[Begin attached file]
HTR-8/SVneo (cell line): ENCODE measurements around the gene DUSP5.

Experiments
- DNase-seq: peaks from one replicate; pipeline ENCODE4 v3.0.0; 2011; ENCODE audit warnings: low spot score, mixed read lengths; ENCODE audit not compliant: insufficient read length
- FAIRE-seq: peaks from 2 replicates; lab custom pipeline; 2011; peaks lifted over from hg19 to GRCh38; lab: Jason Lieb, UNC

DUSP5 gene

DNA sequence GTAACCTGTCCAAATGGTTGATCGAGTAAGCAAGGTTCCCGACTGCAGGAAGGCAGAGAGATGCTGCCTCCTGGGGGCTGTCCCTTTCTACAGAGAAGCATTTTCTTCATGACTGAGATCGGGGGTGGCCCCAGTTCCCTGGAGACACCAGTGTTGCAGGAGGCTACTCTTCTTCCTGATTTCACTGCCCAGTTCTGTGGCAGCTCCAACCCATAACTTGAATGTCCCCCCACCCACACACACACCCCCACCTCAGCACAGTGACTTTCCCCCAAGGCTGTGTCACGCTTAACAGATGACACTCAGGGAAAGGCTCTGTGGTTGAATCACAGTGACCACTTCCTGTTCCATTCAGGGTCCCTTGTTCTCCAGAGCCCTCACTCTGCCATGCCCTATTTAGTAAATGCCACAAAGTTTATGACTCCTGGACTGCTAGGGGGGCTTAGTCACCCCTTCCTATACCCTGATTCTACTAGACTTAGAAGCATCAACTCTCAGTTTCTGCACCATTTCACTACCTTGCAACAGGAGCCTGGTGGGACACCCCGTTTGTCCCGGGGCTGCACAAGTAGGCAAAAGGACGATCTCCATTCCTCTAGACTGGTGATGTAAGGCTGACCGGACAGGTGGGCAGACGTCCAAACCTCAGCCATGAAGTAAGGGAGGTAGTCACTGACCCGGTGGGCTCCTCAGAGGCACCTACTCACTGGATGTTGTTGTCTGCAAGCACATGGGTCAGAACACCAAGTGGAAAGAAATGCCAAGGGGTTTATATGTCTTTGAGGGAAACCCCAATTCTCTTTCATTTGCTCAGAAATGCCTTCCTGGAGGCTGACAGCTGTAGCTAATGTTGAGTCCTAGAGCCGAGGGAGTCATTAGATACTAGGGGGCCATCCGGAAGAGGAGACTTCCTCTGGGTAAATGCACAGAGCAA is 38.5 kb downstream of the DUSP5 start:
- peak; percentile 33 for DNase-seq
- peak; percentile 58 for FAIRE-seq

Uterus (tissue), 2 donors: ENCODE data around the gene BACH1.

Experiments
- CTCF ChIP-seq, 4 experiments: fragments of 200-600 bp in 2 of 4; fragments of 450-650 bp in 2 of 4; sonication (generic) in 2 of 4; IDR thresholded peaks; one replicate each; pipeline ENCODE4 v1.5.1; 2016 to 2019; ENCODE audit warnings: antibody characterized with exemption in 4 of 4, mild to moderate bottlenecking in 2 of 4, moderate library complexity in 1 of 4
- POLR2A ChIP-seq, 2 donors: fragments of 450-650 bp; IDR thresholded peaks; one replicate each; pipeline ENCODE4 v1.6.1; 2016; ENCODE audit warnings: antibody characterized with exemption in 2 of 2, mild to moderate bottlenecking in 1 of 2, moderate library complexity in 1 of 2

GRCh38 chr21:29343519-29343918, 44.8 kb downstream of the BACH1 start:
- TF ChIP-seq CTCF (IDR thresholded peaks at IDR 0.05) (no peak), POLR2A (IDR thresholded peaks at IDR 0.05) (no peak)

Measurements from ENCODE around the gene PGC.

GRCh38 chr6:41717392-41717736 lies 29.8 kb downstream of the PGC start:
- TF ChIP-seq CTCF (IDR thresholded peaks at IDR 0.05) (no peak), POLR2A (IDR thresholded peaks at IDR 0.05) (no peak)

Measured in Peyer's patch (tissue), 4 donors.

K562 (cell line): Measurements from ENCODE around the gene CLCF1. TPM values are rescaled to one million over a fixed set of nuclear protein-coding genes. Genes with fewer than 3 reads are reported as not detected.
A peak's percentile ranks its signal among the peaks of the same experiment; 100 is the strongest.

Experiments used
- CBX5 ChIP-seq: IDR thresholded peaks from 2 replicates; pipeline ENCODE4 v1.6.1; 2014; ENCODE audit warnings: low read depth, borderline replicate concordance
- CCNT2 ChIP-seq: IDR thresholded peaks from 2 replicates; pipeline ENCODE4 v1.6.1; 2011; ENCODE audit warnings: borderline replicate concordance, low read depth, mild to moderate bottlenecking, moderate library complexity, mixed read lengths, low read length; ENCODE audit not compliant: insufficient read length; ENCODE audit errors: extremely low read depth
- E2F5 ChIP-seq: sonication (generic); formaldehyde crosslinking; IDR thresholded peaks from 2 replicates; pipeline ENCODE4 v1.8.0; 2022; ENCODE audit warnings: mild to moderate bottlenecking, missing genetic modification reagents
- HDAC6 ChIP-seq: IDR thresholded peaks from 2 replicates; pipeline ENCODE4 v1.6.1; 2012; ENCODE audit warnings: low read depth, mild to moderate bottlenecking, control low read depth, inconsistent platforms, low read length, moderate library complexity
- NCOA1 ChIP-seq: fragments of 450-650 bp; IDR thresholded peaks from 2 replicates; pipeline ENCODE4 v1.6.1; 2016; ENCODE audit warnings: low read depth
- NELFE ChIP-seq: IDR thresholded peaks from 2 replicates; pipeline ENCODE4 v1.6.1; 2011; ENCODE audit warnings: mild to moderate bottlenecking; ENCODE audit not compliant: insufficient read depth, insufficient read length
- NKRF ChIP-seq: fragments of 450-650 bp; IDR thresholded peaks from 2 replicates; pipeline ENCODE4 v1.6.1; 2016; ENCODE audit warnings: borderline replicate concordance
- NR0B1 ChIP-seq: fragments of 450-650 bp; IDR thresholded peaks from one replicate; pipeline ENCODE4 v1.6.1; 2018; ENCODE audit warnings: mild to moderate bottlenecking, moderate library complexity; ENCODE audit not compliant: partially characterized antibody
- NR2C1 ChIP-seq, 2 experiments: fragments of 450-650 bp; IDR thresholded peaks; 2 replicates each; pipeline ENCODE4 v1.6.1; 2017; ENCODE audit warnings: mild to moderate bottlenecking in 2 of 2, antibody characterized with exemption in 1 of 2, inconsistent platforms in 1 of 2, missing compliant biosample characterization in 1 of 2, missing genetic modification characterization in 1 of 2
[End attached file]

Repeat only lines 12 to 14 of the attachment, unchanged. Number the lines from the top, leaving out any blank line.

- POLR2A ChIP-seq, 2 donors: fragments of 450-650 bp; IDR thresholded peaks; one replicate each; pipeline ENCODE4 v1.6.1; 2016; ENCODE audit warnings: antibody characterized with exemption in 2 of 2, mild to moderate bottlenecking in 1 of 2, moderate library complexity in 1 of 2

GRCh38 chr21:29343519-29343918, 44.8 kb downstream of the BACH1 start:
- TF ChIP-seq CTCF (IDR thresholded peaks at IDR 0.05) (no peak), POLR2A (IDR thresholded peaks at IDR 0.05) (no peak)